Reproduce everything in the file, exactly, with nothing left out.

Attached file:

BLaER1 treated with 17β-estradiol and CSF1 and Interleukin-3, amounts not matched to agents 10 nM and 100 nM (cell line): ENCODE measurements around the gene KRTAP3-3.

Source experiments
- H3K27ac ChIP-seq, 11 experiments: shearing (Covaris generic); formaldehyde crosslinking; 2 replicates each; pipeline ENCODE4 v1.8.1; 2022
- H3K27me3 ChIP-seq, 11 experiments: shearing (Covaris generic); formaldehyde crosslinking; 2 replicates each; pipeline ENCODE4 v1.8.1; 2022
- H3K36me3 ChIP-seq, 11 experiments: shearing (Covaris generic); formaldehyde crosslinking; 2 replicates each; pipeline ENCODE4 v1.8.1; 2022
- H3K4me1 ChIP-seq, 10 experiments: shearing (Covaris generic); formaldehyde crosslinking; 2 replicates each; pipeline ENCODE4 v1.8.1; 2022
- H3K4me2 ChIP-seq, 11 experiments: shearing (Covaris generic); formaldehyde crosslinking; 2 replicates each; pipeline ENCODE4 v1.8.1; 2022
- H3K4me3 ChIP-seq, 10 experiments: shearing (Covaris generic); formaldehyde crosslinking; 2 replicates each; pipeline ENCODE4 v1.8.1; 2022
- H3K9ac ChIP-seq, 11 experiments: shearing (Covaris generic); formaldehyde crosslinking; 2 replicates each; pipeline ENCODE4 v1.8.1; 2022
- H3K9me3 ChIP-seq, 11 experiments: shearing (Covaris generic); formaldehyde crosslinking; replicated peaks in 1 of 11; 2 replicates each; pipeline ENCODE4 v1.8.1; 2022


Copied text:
BLaER1 treated with 17β-estradiol and CSF1 and Interleukin-3, amounts not matched to agents 10 nM and 100 nM (cell line): ENCODE measurements around the gene KRTAP3-3.

Source experiments
- H3K27ac ChIP-seq, 11 experiments: shearing (Covaris generic); formaldehyde crosslinking; 2 replicates each; pipeline ENCODE4 v1.8.1; 2022
- H3K27me3 ChIP-seq, 11 experiments: shearing (Covaris generic); formaldehyde crosslinking; 2 replicates each; pipeline ENCODE4 v1.8.1; 2022
- H3K36me3 ChIP-seq, 11 experiments: shearing (Covaris generic); formaldehyde crosslinking; 2 replicates each; pipeline ENCODE4 v1.8.1; 2022
- H3K4me1 ChIP-seq, 10 experiments: shearing (Covaris generic); formaldehyde crosslinking; 2 replicates each; pipeline ENCODE4 v1.8.1; 2022
- H3K4me2 ChIP-seq, 11 experiments: shearing (Covaris generic); formaldehyde crosslinking; 2 replicates each; pipeline ENCODE4 v1.8.1; 2022
- H3K4me3 ChIP-seq, 10 experiments: shearing (Covaris generic); formaldehyde crosslinking; 2 replicates each; pipeline ENCODE4 v1.8.1; 2022
- H3K9ac ChIP-seq, 11 experiments: shearing (Covaris generic); formaldehyde crosslinking; 2 replicates each; pipeline ENCODE4 v1.8.1; 2022
- H3K9me3 ChIP-seq, 11 experiments: shearing (Covaris generic); formaldehyde crosslinking; replicated peaks in 1 of 11; 2 replicates each; pipeline ENCODE4 v1.8.1; 2022